September 9, 2014 By Steven D'Alfonso 5 min read

Money mules are an important element in the process to cash out compromised financial accounts. The term “mule” comes from the narcotics trade, where an individual is paid a fee for transporting illicit drugs across the U.S. border. Money mules are different, as there is typically no physical transportation of cash involved. However, in some circumstances, the mule will withdraw cash and provide it to a representative of the criminal group or leave it at a designated drop area.

What Is a Money Mule?

A money mule is an individual who knowingly or unknowingly engages in the movement of illicit proceeds/goods for a commission. Criminal organizations or mule herders recruit money mules in various ways. Most often, they are recruited through online advertisements and spam email for work-at-home and secret-shopper employment schemes. The employment ads usually promote great pay for little work with minimal skills required. Criminal groups also actively seek out candidates that have posted their resumes on career sites such as or These job applicants are often put through an interview and evaluation process that adds legitimacy to the fictitious business offering the position.

Money mules may be knowing (witting accomplices) or unknowing (unwitting accomplices). Knowing mules are fully aware of the scheme in which they are participating. They may normally be upstanding citizens who fell under financial hardship and suspect the activity they are about to engage in is illegal, but they are desperate to get out of their current situation.

Unknowing mules are often older, lonely or otherwise vulnerable adults. These individuals often strike up relationships through online dating sites and other social networking sites and develop strong emotional ties to the fraudster. As a predator, the fraudster cultivates a personal relationship with the victim based on lies. Eventually, the fraudster will ask a favor of the victim that will involve the victim receiving and transferring money or goods.

Whom Do Mule Herders Target?

Fraudsters seek out a few different types of individuals, such as those who are in on the scheme, the extremely gullible and the financially distressed. The following are classifications for those targeted by mule herders:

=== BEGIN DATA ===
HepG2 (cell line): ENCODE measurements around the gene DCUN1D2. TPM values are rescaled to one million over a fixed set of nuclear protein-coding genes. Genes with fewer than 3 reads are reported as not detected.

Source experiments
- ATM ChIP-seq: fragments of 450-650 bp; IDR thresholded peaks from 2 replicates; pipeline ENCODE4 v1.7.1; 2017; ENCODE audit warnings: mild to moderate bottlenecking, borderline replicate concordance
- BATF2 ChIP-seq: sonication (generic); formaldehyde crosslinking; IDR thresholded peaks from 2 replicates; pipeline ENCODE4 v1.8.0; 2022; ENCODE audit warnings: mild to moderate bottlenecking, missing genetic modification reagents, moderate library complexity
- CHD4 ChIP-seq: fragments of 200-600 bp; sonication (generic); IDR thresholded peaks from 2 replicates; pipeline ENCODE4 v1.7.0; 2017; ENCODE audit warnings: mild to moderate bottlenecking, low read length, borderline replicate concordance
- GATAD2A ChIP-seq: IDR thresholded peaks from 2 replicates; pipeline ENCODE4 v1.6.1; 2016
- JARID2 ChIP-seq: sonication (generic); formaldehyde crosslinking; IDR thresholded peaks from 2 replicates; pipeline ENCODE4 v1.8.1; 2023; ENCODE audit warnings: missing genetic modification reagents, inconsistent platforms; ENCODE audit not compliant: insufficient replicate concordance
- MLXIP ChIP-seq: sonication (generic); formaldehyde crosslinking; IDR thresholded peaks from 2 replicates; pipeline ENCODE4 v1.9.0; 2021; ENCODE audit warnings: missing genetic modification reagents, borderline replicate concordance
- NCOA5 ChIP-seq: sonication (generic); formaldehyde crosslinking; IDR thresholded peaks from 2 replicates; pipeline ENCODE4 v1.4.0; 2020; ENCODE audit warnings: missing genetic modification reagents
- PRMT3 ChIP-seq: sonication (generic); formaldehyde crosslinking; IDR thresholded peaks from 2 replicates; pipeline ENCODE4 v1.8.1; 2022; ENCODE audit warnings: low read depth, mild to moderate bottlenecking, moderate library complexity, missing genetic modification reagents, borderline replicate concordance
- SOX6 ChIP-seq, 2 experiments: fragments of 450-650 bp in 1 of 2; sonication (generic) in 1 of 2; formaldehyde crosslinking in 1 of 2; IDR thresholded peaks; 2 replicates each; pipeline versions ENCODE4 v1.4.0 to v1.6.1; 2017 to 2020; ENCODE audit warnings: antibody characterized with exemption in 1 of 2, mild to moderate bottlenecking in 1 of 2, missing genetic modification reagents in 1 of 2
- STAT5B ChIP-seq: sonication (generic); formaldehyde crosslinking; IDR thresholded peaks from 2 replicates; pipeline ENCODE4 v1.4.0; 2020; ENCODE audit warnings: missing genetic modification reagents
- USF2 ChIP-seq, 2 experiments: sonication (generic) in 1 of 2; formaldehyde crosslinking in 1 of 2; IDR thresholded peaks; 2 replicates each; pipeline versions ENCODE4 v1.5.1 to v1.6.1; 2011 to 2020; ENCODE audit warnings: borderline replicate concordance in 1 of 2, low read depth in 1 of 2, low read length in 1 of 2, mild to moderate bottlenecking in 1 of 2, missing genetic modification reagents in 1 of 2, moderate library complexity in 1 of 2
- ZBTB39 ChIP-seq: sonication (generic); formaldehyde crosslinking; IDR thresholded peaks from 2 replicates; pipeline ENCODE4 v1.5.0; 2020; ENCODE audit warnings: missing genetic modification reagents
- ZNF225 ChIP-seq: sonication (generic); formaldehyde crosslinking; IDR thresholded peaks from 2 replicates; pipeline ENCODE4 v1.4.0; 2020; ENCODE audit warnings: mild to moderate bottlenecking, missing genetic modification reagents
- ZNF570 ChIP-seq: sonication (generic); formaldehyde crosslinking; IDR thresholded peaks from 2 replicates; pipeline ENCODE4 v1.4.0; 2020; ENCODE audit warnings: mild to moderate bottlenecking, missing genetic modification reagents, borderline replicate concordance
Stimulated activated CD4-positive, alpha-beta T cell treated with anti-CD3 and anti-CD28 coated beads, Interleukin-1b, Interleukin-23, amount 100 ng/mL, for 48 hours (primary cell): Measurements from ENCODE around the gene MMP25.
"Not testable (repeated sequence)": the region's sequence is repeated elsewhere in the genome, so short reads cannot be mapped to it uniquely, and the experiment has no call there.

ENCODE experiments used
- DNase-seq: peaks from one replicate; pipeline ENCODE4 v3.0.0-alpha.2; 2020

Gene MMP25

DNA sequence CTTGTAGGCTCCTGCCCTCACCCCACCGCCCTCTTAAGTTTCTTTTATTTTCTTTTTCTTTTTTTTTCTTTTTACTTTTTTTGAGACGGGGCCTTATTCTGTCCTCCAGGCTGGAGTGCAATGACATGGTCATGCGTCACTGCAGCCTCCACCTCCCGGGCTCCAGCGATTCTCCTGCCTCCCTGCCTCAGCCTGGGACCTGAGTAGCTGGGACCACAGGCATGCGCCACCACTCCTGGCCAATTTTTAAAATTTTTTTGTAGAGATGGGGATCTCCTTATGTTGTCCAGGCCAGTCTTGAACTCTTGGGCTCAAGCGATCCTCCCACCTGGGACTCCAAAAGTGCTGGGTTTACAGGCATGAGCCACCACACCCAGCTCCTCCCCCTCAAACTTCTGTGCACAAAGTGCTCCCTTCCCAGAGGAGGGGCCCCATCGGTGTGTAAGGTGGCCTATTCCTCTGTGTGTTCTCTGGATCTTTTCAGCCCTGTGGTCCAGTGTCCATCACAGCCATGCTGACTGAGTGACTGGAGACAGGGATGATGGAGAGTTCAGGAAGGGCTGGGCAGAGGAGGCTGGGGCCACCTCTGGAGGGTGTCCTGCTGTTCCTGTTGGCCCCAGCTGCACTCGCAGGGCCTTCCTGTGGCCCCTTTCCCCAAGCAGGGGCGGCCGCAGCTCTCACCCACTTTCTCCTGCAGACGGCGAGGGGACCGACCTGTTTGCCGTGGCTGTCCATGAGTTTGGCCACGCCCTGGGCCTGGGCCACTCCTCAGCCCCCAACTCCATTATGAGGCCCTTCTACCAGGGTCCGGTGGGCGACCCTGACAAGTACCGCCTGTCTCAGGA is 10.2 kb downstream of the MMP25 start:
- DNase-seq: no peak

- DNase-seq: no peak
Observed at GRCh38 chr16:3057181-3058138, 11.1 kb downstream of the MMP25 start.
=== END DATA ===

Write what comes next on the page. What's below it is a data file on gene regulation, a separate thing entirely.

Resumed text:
• Tier 1: People in this tier will identify an unsolicited spam email or advertisement touting the potential to work from home, a sizable income, a minimal time commitment and no required skills as suspicious. These people will typically delete the email without reading it or ignore the advertisement.
  • Tier 2: People in this category may have their interest piqued and inquire further about the “opportunity” being presented. Upon further review, they will determine that the offer is suspicious and go no further.
  • Tier 3: People in this tier are the target market for fraudsters. These individuals are extremely gullible and trusting. They may be lonely, older individuals who need companionship and may be easily drawn into a scheme through romance. They tend to be more easily persuaded and misled than younger people. Individuals in this tier will also view a fraudulent work-from-home scheme without suspicion and believe they have found a great opportunity.
    • The Extremely Gullible: These individuals are often the target of romance and lottery scam frauds. Mule herders/fraudsters often find these individuals on dating websites and online social forums. Their desire for companionship leaves them vulnerable. The relationship will be cultivated over several months to gain the victim’s trust. Additionally, these individuals implicitly trust scam emails and websites that contain offers of substantial earnings for little work.
    • The Financially Distressed: High, long-term unemployment in the United States and other countries has left some people desperate for income. Individuals who are financially distressed may be grasping at straws to make ends meet. The prospect of making several thousand dollars each month on a part-time, work-from-home basis is too tempting for some to pass up. Many likely suspect they are involved in a scam but believe they have nothing to lose. Investigative journalist and blogger Brian Krebs interviewed more than 150 money mules and found that many opened new accounts, separate from their regularly used accounts, because they knew there was a possibility they were entering into a scam.

    Tier 4: People in this tier are full-knowing mules, otherwise known as professional mules or mules for hire. They are either working in unison with criminal organizations or being forced to commit the fraud against their will in a trafficking or debt situation.